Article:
The Managing Director, Chief Executive and Co-founder of POTENZA believes he has the key to unlocking the country’s potential.
What was the vision you had for POTENZA when you co-founded the company?
The legacy I wanted to build is for POTENZA to be the largest, most impactful and productive company in Sri Lanka and also in the region. I want POTENZA to be a global brand that talks about enterprise productivity. We will get there by 2025, I reckon. By then, POTENZA would have grown to a 250-strong team hitting $10 million in service revenue annually.
Sri Lanka has a productivity problem that we wanted to address with POTENZA. I find that too few companies in Sri Lanka efficiently manage their human resources. Intelligent automation can deliver significant productivity gains and drive sustainable business growth. Unfortunately, people are employed to do mundane tasks rather than create value. Even some of the largest businesses here are slow to appreciate the value of intelligent automation, and even digital technology for that matter, only scratching the surface at best.
If the economy is to reach the growth trajectory everyone talks about, businesses will have to do much better in productivity. That will be difficult if the public and private sector continue to offer mundane, low-skilled jobs that generate little or no value addition. I co-founded POTENZA with Mithila, with that purpose in mind, to be a catalyst for change.
Let me give you an example. A client in business process outsourcing for global insurance companies took ten days to process 24,000 insurance claims with a 7% error rate. We introduced the client to Intelligent Automation, and they could process 24,000 claims in just 10 hours with zero errors. POTENZA essentially enabled them to now canvass more clients and observe more work in Sri Lanka as a BPO attracting more foreign currency earnings for Sri Lanka. We helped another client, a local conglomerate, automate tax submissions, including income tax and VAT, across the group. We freed up 99% of the time it earlier took! These are the types of exponential productivity gains we are enabling for our clients.
How has the journey been so far?
We incorporated the business in 2016 as a Business Tech Consultancy and devoted the first year to build the team and set up our office. POTENZA started operations in April 2017, and four years on, the company employs 80+ people and makes over $1 million a year. Over 70% of our revenue comes from overseas clients.
Our consultancy practice is composed of three pillars. The first is SAP Consulting where we help businesses from Implementations to Value Engineering in SAP, helping them realize more value out of the SAP investment. The second is an award-winning Data Analytics practice with strong Data Engineering and Data Science capabilities, which is the business that is taking POTENZA global.
Our third and most innovative venture is in Intelligent Automation, where we drive exponential productivity outcomes for our clients locally and globally. We pioneered this concept in Sri Lanka, and before us, no company had a dedicated Robotic Process Automation (RPA) practice. We were the first Certified Centre of Excellence in RPA and one of the first five in the Asia Pacific, a status which we maintain to date. Our local clientele includes DFCC Bank, NDB Bank, AIA Insurance, Hayleys Plc, LB Finance, and Hemas Holdings Plc.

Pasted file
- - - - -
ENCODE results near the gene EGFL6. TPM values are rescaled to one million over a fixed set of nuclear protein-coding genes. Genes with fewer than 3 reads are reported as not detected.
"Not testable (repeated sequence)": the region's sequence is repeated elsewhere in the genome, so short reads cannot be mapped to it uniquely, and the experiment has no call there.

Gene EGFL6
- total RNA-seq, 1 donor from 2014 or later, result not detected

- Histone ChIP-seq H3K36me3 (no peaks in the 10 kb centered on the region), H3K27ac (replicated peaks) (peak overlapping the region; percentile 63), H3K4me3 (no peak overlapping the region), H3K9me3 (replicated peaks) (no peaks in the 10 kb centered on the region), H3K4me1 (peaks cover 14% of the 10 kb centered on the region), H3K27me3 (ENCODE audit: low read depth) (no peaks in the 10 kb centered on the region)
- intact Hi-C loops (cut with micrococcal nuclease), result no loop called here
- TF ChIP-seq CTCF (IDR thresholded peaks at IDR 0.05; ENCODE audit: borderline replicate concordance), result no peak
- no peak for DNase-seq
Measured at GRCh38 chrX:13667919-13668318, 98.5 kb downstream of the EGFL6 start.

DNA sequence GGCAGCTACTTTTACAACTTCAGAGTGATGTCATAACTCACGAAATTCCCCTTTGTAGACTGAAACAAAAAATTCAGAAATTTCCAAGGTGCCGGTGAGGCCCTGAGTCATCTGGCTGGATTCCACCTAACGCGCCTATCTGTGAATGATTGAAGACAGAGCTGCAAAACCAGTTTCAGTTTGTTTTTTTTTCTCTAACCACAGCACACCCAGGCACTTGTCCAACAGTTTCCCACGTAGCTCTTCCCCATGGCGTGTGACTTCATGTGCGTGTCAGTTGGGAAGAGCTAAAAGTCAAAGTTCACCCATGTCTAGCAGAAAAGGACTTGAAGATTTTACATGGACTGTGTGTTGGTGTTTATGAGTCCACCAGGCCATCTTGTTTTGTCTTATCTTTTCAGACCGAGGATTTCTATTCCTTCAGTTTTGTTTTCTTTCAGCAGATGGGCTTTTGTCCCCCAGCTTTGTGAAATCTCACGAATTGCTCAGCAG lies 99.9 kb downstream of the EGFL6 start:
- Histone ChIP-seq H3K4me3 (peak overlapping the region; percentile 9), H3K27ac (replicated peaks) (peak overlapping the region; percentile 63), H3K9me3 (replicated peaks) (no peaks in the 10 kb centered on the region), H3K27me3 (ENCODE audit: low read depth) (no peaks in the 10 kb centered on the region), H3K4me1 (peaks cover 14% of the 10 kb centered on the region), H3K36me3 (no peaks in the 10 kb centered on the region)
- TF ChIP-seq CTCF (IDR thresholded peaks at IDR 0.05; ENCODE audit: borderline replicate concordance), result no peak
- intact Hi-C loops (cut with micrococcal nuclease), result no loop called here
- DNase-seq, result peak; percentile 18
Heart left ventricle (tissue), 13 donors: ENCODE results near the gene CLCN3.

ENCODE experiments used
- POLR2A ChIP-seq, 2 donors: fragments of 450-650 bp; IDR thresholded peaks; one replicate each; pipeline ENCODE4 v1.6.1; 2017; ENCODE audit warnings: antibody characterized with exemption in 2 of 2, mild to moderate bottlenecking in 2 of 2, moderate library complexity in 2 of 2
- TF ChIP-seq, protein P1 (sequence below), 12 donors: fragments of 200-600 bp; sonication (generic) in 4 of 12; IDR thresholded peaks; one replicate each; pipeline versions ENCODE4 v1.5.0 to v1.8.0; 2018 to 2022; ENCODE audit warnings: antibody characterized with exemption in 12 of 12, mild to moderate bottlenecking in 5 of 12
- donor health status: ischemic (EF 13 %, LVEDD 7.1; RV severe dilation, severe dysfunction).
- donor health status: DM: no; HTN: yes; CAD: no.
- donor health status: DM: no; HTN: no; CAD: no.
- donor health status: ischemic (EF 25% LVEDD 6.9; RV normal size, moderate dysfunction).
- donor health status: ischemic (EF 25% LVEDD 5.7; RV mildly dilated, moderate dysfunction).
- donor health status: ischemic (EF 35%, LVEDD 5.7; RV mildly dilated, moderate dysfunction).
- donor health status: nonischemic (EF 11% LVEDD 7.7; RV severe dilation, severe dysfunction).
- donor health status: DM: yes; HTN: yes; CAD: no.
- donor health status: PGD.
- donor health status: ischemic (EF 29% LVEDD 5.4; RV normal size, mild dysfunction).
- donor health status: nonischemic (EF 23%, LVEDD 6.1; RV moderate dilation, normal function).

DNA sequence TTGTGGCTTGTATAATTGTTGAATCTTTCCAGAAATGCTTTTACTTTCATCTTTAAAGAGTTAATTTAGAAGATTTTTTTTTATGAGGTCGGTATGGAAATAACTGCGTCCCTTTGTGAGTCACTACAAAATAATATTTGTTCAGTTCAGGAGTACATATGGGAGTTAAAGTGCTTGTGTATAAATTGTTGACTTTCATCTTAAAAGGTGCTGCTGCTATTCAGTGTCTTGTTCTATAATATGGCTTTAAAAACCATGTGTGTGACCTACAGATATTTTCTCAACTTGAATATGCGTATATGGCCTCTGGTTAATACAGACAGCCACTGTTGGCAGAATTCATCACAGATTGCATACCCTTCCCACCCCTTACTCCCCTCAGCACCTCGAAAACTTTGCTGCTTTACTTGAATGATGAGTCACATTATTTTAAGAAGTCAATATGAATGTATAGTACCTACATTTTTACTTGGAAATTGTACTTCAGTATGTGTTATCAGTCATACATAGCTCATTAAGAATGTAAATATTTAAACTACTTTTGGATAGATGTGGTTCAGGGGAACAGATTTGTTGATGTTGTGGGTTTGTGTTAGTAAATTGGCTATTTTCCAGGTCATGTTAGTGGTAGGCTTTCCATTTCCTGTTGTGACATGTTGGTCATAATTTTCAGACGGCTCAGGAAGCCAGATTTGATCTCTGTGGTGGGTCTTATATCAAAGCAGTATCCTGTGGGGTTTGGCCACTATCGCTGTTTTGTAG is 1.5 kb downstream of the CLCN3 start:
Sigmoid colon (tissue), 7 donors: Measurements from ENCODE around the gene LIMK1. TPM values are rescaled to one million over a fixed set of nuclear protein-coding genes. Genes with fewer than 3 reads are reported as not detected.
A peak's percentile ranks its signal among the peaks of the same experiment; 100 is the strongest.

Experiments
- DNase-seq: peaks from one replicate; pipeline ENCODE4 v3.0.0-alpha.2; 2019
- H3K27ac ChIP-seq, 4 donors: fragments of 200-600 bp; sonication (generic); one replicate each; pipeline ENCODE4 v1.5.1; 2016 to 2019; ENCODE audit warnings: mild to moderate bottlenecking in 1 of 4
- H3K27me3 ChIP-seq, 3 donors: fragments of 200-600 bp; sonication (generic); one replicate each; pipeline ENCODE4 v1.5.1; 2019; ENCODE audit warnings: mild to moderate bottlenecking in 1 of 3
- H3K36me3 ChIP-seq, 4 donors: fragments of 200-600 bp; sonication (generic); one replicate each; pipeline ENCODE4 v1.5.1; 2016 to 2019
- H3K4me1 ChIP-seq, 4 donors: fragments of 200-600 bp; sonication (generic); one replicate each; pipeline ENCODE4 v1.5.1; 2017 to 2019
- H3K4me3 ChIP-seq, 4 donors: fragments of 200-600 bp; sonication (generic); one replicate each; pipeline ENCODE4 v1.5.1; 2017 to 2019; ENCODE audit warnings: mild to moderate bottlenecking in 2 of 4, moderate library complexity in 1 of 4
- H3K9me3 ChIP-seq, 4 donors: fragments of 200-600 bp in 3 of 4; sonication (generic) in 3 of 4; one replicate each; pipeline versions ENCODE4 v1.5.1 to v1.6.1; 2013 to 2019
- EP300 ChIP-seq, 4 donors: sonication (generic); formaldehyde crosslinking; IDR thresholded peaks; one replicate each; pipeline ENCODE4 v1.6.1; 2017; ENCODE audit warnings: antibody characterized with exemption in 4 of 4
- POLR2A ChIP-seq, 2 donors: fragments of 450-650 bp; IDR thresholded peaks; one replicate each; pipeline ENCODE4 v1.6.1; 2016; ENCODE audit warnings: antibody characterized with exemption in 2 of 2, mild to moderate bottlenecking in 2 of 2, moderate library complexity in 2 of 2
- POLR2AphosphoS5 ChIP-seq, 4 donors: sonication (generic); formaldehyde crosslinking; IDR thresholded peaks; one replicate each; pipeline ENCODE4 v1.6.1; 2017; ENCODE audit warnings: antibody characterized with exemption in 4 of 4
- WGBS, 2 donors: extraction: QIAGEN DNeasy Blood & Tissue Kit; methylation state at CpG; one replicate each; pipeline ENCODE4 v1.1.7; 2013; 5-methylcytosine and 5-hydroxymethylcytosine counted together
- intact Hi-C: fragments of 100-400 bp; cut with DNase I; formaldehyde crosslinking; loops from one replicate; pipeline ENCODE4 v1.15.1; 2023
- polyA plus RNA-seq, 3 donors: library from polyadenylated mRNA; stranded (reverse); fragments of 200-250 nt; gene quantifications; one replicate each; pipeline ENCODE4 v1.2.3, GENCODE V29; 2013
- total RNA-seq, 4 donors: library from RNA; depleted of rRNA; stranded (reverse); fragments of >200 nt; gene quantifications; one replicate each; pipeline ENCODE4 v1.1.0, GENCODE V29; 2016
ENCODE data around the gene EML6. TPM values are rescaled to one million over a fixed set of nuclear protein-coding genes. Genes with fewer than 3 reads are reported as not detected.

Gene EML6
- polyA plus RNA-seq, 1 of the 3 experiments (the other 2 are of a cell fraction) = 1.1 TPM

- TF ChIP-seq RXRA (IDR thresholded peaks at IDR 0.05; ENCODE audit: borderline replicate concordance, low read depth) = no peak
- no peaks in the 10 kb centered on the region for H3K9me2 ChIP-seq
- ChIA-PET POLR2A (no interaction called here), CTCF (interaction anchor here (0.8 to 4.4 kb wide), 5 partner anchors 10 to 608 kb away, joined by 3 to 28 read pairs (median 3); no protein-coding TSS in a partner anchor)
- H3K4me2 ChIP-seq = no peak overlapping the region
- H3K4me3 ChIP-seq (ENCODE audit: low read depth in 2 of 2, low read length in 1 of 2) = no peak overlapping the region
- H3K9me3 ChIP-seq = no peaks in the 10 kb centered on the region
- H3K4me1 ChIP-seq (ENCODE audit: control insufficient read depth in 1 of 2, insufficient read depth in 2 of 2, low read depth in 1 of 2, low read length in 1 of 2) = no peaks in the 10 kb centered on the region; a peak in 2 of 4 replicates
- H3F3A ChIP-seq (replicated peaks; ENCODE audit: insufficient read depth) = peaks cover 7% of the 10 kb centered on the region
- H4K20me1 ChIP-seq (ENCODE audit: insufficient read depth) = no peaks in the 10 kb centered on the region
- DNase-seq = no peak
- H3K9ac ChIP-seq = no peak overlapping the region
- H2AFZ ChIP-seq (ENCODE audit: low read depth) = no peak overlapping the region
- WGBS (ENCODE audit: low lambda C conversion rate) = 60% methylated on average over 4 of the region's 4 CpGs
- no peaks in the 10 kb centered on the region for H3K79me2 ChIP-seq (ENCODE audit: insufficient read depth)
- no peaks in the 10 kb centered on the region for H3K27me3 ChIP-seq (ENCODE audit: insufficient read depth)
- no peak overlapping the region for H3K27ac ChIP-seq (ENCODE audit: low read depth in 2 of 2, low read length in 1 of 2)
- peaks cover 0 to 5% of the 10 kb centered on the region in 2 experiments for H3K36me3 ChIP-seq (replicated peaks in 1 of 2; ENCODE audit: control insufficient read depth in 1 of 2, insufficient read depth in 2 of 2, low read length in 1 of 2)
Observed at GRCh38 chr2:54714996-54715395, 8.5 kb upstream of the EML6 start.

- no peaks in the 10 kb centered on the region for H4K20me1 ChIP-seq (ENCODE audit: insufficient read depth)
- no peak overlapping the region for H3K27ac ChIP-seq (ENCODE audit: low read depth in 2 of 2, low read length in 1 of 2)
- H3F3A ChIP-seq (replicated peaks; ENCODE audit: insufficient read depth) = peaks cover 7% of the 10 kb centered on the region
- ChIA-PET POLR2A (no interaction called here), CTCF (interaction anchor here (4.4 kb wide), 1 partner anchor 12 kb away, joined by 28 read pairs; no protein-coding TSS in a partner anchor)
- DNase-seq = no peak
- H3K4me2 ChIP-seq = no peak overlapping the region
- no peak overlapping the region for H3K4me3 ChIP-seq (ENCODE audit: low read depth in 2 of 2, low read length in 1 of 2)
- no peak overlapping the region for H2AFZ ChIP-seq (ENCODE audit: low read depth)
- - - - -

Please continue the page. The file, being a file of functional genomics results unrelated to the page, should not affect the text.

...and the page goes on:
We have clients in Southeast Asia, Europe, and the US, including the London Stock Exchange Group and US-based Bombardier, the world’s fourth-largest transportation company. We have an office in Singapore and a 50-50 joint venture in Australia called BGC POTENZA, and the team in Sri Lanka serves as the centre of excellence and technical hub.
I find that too few companies in Sri Lanka efficiently manage their human resources. Intelligent automation can deliver significant productivity gains
How has the unprecedented global pandemic impacted POTENZA?
During the pandemic, we made a conscious decision not to lay off people or slash salaries. We implemented Work from Home protocols weeks before Sri Lanka went into lockdown in March 2020, and now almost all of our overseas projects are executed remotely. We did our best to ensure our staff had enough food and other essentials during this period. Our biggest asset is our team, so even though projects slowed down during the early days of the Covid-19 outbreak, we invested in training and spent time role-playing various situations. As a result, we have a team of people dedicated to upscaling POTENZA. Despite the pandemic, we had a good year. We scaled up operations in 2020, enabling us to offer salary increments and bonuses in December, putting our team first on our agenda.
What was the one business lesson you had to learn the hard way?
When we co-founded POTENZA, I was keen to have the absolute best people around us, who I felt had the skills to upscale the business. You tend to place trust in the capabilities of the people you hire. But when you run a business, you quickly learn that it is not enough. You must surround yourself with people who share your values. I learnt not to tolerate poor attitude and mismatches in values no matter how skilled and talented a person is, because it never brings long term success